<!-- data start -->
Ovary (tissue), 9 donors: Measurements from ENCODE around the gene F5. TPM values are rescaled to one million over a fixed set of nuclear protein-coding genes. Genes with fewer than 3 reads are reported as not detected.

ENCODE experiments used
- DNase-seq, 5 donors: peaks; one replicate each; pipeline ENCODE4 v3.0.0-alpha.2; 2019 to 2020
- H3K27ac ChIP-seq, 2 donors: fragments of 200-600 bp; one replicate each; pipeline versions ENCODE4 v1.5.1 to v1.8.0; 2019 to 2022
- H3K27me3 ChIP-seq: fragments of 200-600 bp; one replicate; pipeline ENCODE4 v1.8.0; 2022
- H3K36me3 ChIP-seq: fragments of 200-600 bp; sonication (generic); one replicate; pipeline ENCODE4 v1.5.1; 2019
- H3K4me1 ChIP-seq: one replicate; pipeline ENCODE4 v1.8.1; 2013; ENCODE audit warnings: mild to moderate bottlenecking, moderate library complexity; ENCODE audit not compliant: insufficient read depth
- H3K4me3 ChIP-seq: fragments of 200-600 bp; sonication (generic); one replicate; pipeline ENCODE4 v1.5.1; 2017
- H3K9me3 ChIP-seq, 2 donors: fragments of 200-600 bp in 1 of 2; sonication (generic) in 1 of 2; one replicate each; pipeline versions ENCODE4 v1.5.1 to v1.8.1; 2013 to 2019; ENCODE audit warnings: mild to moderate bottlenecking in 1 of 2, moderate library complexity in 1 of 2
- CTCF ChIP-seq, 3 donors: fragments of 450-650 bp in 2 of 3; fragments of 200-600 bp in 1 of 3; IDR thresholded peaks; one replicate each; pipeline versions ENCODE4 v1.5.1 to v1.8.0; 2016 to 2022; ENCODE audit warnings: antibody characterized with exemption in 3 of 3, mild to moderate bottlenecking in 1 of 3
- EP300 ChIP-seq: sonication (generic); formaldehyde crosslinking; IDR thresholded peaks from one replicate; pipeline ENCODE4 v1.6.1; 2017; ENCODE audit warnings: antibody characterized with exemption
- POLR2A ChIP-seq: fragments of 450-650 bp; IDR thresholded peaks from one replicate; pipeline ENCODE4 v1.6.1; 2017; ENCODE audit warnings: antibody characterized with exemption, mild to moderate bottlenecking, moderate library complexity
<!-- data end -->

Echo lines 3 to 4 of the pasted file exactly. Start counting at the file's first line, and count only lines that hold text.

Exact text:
- DNase-seq, 5 donors: peaks; one replicate each; pipeline ENCODE4 v3.0.0-alpha.2; 2019 to 2020
- H3K27ac ChIP-seq, 2 donors: fragments of 200-600 bp; one replicate each; pipeline versions ENCODE4 v1.5.1 to v1.8.0; 2019 to 2022